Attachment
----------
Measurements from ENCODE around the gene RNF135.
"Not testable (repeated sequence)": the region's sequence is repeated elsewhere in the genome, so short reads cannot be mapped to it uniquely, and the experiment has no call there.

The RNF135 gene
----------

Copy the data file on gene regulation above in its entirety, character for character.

Measurements from ENCODE around the gene RNF135.
"Not testable (repeated sequence)": the region's sequence is repeated elsewhere in the genome, so short reads cannot be mapped to it uniquely, and the experiment has no call there.

The RNF135 gene